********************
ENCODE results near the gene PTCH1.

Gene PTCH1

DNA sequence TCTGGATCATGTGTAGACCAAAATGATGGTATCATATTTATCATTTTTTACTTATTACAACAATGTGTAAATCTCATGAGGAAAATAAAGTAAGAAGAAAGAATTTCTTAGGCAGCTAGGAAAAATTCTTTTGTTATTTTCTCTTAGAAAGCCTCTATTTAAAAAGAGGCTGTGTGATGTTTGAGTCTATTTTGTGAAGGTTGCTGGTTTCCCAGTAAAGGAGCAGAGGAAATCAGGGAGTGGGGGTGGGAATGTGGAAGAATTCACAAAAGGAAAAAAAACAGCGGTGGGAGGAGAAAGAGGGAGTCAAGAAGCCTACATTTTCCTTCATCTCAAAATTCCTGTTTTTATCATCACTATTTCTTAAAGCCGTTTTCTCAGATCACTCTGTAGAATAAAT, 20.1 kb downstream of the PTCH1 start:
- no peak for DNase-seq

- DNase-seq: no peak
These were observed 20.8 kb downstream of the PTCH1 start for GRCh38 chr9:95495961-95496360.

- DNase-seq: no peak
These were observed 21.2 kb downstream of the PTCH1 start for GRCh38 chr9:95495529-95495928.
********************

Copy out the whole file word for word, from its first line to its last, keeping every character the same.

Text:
ENCODE results near the gene PTCH1.

Gene PTCH1

DNA sequence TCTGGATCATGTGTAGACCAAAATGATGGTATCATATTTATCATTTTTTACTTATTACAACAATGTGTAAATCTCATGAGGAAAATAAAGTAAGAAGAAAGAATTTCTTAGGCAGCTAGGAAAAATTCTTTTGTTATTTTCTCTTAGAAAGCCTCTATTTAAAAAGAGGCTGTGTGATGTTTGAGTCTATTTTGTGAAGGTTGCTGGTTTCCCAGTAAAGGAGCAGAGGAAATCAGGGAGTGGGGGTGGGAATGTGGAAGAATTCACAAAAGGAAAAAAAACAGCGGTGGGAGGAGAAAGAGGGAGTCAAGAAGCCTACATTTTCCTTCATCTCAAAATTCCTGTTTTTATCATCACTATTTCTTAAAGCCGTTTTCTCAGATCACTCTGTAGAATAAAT, 20.1 kb downstream of the PTCH1 start:
- no peak for DNase-seq

- DNase-seq: no peak
These were observed 20.8 kb downstream of the PTCH1 start for GRCh38 chr9:95495961-95496360.

- DNase-seq: no peak
These were observed 21.2 kb downstream of the PTCH1 start for GRCh38 chr9:95495529-95495928.